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Fool’s paradise

Imagine taking a gamble on a game that you have absolutely no chance of winning, no matter how hard you try. That’s the reality of the murky world that is three-card monte, a popular con that has existed for centuries and can still be found on street-corners worldwide. Gareth Bracken has been exposing the truth behind one of the oldest tricks in the book

THE SCENARIO A foreign tourist is strolling through a busy New York district when out of the corner of his eye he notices a small group of people gathered in a nearby side-street, crowded around some sort of table. Intrigued, he goes to investigate. His attentions are immediately drawn to a gleeful looking woman clutching wads of $20 bills. Some sort of card game is going on and money is flying around left, right and centre.

On closer inspection it becomes clear that the woman in question is absolutely fleecing the man running the stand. The game is called three-card monte and the challenge is to pick out the odd card from a collection of three, in this case the Queen of Spades from two red Aces. The dealer running the stand appears unperturbed by his apparent losing streak, continuing to offer bets to all-comers. “Double your money!” he announces excitedly. “You give me twenty, I’ll give your forty. You give me forty, I’ll give you eighty.” The woman plays again and once more guesses correctly, which is unsurprising as it’s hardly difficult to follow the right card. One of the watching group turns to the tourist and encourages him to have a try, pointing out the ease at which one’s money can be multiplied.

Fancying his chances, the tourist elects to give it a go. The result is painful. He bets a 20 and loses it. Another follows soon after. What had seemed so straightforward just a few minutes ago has now become impossible. The dealer offers simplified variations of the game, sometimes even stopping every few seconds to show the tourist where the Queen is currently sitting. It makes no difference however and the man continues to lose. Eventually, a couple of hundred dollars down and growing increasingly frustrated, he questions the fairness of the game. Suddenly, one of the men to his right shouts “Cops!”, causing the dealer to immediately pack up and scamper away down the street, leaving the now penniless tourist angry, confused and upset.

THE REALITY The truth is, of course, that the whole thing is a con that all persons present, except the tourist (or ‘mark’), are in on. As soon as he decides to get involved in the game he is on the road to ruin – there is simply no other outcome.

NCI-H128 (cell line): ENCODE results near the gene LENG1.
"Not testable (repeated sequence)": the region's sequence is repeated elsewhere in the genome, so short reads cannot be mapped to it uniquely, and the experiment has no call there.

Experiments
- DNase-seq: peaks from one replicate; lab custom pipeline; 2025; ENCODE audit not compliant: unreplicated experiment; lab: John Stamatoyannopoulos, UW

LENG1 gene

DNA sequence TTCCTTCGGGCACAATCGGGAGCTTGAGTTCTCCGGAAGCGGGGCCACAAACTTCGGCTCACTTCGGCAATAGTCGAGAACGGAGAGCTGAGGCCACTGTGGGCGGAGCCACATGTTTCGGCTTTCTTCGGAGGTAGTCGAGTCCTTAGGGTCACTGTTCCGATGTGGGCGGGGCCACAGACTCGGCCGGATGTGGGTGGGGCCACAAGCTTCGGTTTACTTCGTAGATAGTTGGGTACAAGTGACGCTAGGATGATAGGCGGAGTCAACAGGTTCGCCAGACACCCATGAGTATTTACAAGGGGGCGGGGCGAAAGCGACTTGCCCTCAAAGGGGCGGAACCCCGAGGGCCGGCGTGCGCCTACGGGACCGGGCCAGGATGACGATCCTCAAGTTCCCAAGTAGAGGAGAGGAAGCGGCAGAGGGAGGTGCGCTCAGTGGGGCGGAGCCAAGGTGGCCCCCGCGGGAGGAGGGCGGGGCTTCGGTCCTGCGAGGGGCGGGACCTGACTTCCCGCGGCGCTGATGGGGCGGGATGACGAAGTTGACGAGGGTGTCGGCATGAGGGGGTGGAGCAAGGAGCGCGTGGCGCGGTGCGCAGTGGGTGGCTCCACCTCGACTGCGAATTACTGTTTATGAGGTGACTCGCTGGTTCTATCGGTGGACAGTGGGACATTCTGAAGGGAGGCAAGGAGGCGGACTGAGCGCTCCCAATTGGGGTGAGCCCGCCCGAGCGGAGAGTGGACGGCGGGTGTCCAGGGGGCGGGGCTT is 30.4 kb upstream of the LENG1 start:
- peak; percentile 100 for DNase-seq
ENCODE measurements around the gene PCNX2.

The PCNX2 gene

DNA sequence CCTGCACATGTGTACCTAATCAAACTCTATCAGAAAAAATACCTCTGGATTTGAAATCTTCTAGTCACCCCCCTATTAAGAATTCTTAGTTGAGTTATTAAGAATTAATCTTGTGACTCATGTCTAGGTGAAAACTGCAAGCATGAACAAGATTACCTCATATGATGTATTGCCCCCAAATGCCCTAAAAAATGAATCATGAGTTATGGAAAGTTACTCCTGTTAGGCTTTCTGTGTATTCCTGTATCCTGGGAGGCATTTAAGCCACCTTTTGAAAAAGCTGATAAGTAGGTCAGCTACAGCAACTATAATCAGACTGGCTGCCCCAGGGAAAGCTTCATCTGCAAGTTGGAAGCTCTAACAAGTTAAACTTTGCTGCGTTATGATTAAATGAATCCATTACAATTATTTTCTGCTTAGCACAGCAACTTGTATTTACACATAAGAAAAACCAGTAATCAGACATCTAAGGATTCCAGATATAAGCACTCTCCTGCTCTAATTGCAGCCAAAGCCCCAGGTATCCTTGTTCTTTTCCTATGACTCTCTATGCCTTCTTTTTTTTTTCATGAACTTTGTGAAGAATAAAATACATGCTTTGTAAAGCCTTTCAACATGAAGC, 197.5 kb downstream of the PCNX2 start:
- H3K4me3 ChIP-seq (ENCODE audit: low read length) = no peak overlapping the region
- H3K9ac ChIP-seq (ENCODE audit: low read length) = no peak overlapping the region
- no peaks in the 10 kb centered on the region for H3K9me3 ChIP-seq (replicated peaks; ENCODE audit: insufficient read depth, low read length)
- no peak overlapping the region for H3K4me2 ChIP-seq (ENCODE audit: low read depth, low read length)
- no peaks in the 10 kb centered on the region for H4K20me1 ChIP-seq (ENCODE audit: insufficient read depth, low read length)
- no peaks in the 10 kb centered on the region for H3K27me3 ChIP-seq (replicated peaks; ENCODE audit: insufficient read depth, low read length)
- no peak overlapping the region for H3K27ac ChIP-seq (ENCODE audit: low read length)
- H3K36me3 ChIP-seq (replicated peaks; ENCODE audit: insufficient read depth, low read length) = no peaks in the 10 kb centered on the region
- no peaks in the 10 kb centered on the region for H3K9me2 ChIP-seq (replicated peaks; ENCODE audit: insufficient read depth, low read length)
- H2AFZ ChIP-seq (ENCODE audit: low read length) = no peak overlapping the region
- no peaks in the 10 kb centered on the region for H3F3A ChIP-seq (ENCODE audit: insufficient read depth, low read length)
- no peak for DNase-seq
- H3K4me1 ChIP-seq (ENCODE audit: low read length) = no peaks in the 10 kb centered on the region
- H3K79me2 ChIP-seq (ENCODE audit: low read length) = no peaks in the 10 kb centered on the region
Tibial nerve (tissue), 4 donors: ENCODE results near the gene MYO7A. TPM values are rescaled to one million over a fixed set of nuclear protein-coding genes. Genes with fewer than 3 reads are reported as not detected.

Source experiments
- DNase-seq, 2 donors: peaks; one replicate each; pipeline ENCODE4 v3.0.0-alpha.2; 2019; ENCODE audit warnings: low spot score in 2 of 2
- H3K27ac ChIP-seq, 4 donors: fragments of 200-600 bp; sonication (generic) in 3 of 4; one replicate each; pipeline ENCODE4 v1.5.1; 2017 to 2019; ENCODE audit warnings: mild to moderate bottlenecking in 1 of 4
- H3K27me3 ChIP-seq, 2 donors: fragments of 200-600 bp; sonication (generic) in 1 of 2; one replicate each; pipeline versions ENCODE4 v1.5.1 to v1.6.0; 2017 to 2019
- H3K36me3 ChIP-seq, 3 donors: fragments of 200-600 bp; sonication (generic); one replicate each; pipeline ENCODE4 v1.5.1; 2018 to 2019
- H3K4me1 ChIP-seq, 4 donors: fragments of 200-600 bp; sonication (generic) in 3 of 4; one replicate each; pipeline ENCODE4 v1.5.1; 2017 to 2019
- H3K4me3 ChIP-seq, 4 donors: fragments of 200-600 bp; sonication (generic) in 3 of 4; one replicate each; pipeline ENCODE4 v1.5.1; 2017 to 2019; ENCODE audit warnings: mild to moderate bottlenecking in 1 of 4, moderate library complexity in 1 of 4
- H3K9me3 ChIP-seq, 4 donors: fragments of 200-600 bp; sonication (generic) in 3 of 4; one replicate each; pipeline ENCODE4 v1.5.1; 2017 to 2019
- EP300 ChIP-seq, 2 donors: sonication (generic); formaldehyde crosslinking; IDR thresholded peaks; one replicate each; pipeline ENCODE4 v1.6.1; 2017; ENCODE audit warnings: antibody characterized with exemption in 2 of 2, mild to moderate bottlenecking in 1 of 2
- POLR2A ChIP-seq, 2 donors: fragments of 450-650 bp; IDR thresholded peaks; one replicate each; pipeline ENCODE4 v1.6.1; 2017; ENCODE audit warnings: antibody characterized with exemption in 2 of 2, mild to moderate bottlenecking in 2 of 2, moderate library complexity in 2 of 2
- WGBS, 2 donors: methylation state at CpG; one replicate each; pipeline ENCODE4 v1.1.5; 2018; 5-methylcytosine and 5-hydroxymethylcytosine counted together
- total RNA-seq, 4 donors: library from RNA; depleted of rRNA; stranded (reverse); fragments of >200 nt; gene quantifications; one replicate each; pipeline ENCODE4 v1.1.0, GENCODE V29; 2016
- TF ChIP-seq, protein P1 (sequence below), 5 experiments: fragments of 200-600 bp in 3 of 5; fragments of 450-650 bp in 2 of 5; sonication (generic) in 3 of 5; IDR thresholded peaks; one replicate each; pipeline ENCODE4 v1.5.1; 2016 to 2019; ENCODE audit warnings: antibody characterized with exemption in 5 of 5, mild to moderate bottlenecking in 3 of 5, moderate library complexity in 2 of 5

Every detail is plotted and planned. The stand is set up in a side-street to avoid running into trouble with the authorities, as the group could be arrested for theft by deception if discovered. The success of the woman winning big is designed to draw the mark in. This ‘shill’ role is usually played in one of two ways. Either the person is constantly winning, making the game seem easy, or always losing, making the mark believe that he/she can better such paltry attempts.

The dealer’s “double your money” patter spells out the potential rewards to the mark, enticing them to gamble, while also keeping the game and the money moving quickly. The job of the encouraging onlooker is to convince a wavering mark to step up and play, or perhaps to provoke an already keen customer into betting more than they originally intended.

It isn’t actually a gamble at all, in the sense that the mark simply cannot win. This is because the dealer uses sleight of hand to ensure that it’s near enough impossible to tell where the Queen actually is. The technique is known as ‘the throw’ and begins with the dealer holding two of the cards face down in the same hand, one on top of the other. The top card is secured between the thumb and the index finger while the bottom card is held between the thumb and the middle finger. When the dealer throws a card down on the table it will look like it’s the bottom one – but in actual fact it could be either.

As soon as the mark begins to suspect something is wrong the hustlers will end the game. In this example they pretend to spot the police and scarper, although another oft-used technique is the sudden emergence of a nearby ‘heavy’ who will intimidate the mark into backing down and leaving. Either way, it’s not a game to ever get involved with – it won’t end well.
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